Whārangi 1: Biography
Montefiore, John Israel
I tuhia tēnei haurongo e Roger Wigglesworth,, ā, i tāngia tuatahitia ki Ngā Tāngata Taumata Rau Ko te wāhanga , 1990.
John Israel Montefiore, also known as John Julius Montefiore, was born probably in London, England, in 1807; his parents' names are unknown. He was a cousin of Joseph Barrow Montefiore, the notable early nineteenth century New South Wales merchant, who had trading interests in New Zealand. Although he never married, John Montefiore had a part-Maori daughter.
Montefiore arrived in Sydney, New South Wales, from London on 19 August 1829, and left there for Tauranga, New Zealand, in October 1831. His search for tradable commodities such as flax, pork and potatoes took him inland, and south to Rotorua.
By February 1836 Montefiore had moved to the Bay of Islands, where he lived alone with his servant, Bill, in Kororareka (Russell) and carried on business as a merchant. In August 1836 he purchased land at Manawaora Bay in the Bay of Islands and reportedly established himself there as a ship's chandler. Later that year he was among the 213 British nationals who petitioned William IV, seeking protection to enable them to carry out their business in New Zealand. Montefiore had learned to speak Maori, although he was contemptuous of Maori customs and habits. He tried to distance himself from the other Europeans, whom he regarded as ruffians: the trader Joel Samuel Polack regarded Montefiore as one of the few respectable Europeans at the Bay of Islands.
Montefiore left New Zealand on board the whaling ship Montreal on 24 December 1836, and arrived in Sydney on 11 March 1837. Between 20 March and 7 August 1837 he published a series of 15 articles entitled 'Sketches of New Zealand' in the Sydney Herald. On 6 March 1840 he returned to the Bay of Islands and opened a store in Kororareka, near those of Polack and David Nathan. He traded as a ship's chandler and bulk supplier of foodstuffs to visiting vessels.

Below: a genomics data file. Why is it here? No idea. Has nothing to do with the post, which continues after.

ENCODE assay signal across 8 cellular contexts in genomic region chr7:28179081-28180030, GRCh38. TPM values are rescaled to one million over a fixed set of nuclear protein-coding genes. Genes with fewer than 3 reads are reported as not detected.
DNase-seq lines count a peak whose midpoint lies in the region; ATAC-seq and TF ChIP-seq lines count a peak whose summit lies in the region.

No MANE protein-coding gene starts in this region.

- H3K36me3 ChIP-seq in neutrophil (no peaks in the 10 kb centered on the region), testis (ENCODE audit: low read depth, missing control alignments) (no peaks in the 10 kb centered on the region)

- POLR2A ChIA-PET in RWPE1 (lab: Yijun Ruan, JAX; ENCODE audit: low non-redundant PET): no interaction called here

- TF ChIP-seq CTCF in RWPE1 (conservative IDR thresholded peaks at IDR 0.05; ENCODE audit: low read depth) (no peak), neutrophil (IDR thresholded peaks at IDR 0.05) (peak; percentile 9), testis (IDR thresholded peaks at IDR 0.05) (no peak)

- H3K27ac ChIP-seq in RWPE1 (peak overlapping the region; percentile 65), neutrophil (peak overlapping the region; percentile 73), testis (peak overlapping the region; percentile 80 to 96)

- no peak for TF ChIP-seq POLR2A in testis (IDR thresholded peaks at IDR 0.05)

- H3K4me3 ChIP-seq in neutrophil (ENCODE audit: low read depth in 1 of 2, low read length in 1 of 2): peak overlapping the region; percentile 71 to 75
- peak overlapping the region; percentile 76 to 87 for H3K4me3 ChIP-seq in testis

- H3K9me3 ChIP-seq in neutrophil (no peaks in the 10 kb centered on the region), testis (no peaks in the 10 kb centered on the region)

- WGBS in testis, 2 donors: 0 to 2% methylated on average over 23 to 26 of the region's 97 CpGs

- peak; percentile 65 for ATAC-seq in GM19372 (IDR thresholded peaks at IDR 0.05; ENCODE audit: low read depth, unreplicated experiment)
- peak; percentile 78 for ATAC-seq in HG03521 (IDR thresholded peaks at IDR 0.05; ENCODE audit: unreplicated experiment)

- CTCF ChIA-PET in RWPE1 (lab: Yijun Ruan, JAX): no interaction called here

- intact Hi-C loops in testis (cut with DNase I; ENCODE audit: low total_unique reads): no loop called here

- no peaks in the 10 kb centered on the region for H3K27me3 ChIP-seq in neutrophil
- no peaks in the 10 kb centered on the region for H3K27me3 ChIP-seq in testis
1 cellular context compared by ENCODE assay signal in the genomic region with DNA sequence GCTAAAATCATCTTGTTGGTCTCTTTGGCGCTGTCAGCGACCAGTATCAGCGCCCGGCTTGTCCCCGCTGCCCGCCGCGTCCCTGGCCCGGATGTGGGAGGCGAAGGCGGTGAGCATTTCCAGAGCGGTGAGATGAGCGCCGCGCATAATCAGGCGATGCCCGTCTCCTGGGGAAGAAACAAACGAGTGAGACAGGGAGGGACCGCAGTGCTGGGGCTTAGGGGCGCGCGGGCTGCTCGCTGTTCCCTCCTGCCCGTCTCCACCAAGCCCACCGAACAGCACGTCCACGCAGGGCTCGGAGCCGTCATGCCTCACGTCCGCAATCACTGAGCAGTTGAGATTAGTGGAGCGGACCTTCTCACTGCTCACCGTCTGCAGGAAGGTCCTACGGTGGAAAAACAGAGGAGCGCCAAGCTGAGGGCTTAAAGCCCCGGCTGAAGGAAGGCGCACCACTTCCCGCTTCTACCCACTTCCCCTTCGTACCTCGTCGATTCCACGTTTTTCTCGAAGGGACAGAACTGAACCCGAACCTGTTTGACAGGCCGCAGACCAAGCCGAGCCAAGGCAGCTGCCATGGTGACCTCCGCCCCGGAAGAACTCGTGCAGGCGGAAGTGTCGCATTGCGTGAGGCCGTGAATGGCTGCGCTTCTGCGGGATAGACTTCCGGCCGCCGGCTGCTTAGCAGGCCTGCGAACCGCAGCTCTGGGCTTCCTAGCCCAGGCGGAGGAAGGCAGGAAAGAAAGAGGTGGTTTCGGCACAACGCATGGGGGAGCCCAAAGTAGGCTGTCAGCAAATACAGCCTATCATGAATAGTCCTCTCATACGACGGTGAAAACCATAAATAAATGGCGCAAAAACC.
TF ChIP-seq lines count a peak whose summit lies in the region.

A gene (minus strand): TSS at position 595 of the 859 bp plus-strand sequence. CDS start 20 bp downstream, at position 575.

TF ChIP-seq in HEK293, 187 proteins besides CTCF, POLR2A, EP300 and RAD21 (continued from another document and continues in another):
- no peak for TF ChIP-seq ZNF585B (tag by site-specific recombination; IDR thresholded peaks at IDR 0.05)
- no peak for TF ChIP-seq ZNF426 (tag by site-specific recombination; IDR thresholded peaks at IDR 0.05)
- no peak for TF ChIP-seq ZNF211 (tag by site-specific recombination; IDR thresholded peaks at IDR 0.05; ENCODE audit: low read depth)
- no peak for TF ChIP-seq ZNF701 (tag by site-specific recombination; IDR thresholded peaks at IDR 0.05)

Montefiore went to Auckland in March 1841 and in April, at the first land auction held there, purchased land on behalf of Sydney-based clients. Shortly afterwards he settled permanently in Auckland, where he established a land agency and general merchant's store at 3 Lower Queen Street. By 1845 he was the owner of three properties in Queen Street and two in Shortland Street.
In July 1841 Montefiore became the largest shareholder in the newly established Auckland Newspaper and General Printing Company, which published the first Auckland newspaper, the New Zealand Herald and Auckland Gazette. The newspaper, particularly under the editorship of Dr Samuel McDonald Martin from January 1842, adopted an anti-government stance and was particularly vitriolic on the subject of land claims. Montefiore became a trustee of the company in August 1841, but was alone in voting against the proposal of the other trustees on 7 March 1842 that the newspaper become solely an advertising sheet. As a result of that decision the company was liquidated late in March 1842, and the newspaper folded two issues later.